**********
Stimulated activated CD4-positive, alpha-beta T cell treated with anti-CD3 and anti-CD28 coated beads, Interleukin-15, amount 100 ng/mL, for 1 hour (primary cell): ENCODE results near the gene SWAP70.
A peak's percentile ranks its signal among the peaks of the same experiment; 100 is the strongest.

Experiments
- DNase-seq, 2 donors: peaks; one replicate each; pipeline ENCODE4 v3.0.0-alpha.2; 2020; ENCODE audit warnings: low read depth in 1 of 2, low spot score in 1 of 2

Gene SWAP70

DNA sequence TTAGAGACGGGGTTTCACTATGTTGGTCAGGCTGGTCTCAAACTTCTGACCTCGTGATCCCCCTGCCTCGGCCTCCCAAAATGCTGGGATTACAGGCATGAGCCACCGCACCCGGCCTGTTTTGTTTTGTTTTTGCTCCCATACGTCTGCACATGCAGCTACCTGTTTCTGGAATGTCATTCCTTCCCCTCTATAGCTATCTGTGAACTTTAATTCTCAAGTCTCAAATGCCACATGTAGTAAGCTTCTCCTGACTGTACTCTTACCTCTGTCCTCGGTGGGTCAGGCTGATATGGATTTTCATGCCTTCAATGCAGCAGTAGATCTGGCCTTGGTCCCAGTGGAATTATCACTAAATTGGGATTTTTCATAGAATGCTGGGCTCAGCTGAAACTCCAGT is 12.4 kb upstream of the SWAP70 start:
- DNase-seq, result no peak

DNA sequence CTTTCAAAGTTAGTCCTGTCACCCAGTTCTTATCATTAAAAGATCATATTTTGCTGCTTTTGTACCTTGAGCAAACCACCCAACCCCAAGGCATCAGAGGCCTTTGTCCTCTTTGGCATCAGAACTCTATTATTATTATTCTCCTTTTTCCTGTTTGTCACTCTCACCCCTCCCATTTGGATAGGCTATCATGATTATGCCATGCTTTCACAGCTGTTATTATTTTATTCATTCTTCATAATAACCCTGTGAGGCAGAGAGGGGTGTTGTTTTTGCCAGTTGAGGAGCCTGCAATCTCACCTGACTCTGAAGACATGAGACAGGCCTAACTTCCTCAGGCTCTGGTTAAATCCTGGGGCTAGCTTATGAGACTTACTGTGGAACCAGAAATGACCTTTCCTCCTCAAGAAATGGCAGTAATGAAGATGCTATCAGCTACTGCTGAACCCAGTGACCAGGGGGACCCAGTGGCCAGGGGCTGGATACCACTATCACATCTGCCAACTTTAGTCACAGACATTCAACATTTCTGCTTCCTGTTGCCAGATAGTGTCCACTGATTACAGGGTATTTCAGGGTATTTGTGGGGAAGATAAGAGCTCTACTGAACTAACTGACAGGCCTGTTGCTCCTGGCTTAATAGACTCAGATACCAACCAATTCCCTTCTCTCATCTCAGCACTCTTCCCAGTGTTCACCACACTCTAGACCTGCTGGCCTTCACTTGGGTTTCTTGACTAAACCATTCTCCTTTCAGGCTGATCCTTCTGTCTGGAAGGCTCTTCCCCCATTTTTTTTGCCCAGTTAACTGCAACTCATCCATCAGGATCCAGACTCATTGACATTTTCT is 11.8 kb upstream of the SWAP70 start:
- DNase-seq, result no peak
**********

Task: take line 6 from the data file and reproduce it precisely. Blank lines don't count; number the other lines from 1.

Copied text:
DNA sequence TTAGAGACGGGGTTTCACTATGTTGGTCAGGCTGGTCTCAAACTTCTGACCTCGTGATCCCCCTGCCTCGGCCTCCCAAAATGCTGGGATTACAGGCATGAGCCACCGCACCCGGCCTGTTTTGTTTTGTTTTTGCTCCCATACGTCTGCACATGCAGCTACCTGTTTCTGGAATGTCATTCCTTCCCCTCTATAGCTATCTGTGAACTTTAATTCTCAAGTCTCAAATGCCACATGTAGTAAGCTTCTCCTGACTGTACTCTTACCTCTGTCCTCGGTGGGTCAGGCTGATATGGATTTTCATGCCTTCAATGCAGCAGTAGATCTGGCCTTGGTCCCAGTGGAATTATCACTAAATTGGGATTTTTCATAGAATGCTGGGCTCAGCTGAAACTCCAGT is 12.4 kb upstream of the SWAP70 start: